The ecosystem of Web 2.0
I held a company presentation yesterday about Web 2.0, the technology involved and some of the social aspects of it. Fortunately, the most reoccurring question from the audience was how all this fit in with the real world. That is a perfectly valid question.
As developers we may sometimes be immersed in all this new cool technology, believing that the coolness in itself is a good enough reason to use it. All fair and well, but the real world consists of people who may not even care one bit about technology – and their opinion is of course worth just as much.
It’s very important to focus on applications and what we could build out of the new technology. That way we will all benefit from it.
Out of the web population, perhaps one percent are creators. These are the people who actually come up with a cool idea and implement it. Then there are the producers, who add content to the ideas of the creators. The third and by far largest part of the web population are the consumers, who consume the material uploaded by the producers.
The smallest triangle represent the creators, the second smallest the producers and the rest are the consumers. Note that the consumer area contains the other two groups as well, since they benefit from the consumers and probably are consumers themselves.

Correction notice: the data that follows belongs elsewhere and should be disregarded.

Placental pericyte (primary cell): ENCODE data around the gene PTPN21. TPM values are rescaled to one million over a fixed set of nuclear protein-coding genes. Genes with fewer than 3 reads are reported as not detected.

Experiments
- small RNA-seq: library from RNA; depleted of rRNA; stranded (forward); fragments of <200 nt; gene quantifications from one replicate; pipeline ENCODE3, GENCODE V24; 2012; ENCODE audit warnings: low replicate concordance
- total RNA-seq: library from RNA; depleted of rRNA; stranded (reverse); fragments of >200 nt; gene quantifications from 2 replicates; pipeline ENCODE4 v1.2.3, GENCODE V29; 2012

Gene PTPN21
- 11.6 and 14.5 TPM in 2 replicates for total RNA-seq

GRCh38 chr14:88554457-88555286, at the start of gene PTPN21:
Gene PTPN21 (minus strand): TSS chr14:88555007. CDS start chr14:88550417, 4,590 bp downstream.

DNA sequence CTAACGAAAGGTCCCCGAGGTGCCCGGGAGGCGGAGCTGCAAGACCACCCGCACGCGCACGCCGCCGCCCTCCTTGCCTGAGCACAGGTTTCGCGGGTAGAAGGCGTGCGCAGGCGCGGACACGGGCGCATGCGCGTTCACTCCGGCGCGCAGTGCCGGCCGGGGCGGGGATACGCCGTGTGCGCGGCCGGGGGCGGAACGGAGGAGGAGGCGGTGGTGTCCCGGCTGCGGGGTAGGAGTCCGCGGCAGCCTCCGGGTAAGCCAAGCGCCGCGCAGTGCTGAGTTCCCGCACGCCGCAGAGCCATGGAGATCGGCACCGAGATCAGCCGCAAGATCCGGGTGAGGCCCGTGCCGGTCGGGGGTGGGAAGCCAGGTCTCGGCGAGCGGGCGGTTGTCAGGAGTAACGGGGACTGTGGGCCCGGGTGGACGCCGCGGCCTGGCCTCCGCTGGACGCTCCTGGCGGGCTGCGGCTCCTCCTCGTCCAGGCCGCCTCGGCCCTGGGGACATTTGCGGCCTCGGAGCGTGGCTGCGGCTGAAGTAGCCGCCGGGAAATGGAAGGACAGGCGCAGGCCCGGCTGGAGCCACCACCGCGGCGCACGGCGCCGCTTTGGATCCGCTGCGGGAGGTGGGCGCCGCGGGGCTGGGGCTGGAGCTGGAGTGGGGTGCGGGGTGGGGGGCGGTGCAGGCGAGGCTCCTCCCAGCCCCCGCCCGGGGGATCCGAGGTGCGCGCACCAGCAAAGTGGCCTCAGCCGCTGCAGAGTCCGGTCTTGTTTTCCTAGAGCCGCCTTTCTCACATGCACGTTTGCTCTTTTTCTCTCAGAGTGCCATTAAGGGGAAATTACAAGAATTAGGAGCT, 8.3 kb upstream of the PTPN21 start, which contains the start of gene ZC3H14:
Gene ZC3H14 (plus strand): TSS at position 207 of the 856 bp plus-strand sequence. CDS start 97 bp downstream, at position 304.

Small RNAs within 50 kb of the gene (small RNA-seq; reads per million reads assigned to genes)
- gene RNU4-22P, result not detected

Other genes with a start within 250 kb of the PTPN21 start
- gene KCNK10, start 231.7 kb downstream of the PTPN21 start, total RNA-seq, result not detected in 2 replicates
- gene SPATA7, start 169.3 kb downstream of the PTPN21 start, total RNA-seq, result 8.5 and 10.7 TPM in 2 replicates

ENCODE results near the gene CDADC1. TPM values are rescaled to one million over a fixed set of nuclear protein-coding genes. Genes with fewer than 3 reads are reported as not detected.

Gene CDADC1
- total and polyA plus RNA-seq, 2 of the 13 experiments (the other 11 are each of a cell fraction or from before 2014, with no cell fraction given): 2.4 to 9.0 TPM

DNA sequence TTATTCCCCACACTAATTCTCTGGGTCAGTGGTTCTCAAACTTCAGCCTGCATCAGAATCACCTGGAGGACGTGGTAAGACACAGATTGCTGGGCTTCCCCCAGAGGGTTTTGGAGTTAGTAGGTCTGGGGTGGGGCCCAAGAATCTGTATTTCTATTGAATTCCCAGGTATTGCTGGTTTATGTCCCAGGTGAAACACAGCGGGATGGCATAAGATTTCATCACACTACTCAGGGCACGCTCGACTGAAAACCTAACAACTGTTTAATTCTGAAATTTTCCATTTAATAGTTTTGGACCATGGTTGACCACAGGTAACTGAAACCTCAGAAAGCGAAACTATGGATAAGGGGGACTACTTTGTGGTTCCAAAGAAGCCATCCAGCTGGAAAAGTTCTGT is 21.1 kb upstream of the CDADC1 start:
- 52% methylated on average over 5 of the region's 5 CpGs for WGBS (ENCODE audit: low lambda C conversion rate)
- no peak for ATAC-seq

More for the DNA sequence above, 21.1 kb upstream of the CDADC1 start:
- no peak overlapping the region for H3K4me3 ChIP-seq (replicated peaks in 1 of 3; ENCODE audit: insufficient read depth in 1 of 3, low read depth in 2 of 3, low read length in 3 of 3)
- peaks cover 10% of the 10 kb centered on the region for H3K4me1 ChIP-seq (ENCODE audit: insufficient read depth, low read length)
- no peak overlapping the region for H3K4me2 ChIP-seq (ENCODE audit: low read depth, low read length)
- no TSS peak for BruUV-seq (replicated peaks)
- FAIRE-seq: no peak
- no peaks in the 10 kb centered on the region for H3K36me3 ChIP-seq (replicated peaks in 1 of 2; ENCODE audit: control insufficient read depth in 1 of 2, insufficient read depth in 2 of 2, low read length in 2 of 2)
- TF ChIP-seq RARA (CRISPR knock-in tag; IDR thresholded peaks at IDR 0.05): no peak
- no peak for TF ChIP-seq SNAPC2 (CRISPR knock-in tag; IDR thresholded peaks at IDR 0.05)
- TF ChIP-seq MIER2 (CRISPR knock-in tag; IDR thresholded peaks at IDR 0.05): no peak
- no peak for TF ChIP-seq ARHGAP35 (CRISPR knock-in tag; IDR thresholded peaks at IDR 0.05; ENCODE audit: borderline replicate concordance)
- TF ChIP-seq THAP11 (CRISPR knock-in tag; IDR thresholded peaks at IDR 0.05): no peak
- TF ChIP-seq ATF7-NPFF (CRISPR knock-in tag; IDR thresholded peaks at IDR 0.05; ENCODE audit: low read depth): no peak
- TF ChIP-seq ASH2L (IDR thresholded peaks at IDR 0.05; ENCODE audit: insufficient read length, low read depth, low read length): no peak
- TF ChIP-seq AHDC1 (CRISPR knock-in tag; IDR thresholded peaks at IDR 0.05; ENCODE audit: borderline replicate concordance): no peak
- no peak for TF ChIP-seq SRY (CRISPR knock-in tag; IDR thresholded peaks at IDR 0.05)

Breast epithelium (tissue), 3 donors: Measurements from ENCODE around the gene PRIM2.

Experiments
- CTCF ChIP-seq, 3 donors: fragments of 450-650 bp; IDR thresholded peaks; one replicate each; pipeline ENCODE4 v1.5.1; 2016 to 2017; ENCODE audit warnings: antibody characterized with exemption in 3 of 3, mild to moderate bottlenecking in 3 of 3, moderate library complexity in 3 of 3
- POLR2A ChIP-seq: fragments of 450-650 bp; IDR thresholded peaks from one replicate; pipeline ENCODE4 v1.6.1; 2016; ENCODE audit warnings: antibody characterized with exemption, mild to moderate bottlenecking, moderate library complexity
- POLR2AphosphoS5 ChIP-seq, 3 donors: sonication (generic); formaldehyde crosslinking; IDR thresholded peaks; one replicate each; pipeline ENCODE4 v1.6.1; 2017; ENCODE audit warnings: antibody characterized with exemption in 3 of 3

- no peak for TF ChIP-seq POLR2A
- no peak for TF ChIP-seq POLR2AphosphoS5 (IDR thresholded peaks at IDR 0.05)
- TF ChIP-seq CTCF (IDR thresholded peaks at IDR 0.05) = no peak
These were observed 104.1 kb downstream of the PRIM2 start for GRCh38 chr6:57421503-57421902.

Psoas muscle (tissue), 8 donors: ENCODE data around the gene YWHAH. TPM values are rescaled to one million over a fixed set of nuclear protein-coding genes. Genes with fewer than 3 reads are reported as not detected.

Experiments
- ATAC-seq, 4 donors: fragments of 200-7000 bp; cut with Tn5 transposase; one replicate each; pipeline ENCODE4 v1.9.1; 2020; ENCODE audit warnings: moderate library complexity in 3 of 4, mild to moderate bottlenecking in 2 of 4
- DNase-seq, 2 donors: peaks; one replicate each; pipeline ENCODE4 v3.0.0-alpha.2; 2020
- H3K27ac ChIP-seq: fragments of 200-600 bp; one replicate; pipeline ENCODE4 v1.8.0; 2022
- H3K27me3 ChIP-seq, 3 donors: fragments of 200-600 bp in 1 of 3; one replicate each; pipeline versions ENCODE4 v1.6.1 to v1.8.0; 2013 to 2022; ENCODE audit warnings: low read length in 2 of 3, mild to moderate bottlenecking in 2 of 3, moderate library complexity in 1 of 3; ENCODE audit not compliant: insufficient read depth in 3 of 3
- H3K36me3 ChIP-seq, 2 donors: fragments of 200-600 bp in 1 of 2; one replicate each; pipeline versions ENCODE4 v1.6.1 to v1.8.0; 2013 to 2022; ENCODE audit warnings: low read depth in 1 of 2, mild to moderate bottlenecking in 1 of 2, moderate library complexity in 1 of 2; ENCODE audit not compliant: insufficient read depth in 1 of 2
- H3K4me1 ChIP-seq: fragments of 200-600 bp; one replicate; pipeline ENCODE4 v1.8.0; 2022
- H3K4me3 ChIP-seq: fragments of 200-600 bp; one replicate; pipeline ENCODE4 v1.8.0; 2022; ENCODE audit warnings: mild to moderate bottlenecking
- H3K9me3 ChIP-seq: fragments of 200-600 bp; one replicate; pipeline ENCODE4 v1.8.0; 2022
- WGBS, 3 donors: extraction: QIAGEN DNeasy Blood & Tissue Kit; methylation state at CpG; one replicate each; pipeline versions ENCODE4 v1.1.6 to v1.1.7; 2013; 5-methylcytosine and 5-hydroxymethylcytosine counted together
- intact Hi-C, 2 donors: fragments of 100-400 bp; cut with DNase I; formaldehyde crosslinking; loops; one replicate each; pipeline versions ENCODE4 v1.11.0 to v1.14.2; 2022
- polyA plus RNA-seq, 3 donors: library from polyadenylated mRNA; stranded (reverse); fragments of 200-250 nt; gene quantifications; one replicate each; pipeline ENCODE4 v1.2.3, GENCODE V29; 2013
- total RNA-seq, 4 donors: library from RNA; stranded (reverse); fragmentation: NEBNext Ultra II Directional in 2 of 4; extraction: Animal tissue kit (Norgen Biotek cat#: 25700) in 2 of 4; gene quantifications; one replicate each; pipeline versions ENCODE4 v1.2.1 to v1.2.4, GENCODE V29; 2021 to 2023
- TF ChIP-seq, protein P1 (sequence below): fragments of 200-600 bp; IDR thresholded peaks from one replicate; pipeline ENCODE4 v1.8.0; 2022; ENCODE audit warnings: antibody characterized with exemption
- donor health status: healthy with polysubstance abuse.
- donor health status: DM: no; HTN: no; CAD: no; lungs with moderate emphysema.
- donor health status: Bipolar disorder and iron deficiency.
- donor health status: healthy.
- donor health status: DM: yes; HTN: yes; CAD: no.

YouTube is an example of this kind of Web 2.0 site. Three guys developed a site in a few months during spring 2005. It didn’t take long before thousands of people started to add videos to the site, making it interesting to the consumers. One year after the initial launch, the site had almost 20 million visitors each month. Consumers were viewing 100 million clips every day, and the producers uploaded 65000 new videos every day!
All three groups benefit from the whole. The creators need the producers to make the site successful, just as the producers need consumers to make it worthwhile. And of course the consumers will not visit the site without the effort put in by creators and producers.
This is reminiscent of an ecosystem in several ways. One of the most fascinating aspects of the the social web is the fact that no one is really in control (unless we use a proprietary software). There’s no way to guess where it goes, once unleashed. Buckle up and sign in, we’re about embark into your future.
Update: The session was repeated for another audience one week later. Same question came up. I guess it’s really one of the big issues at this phase.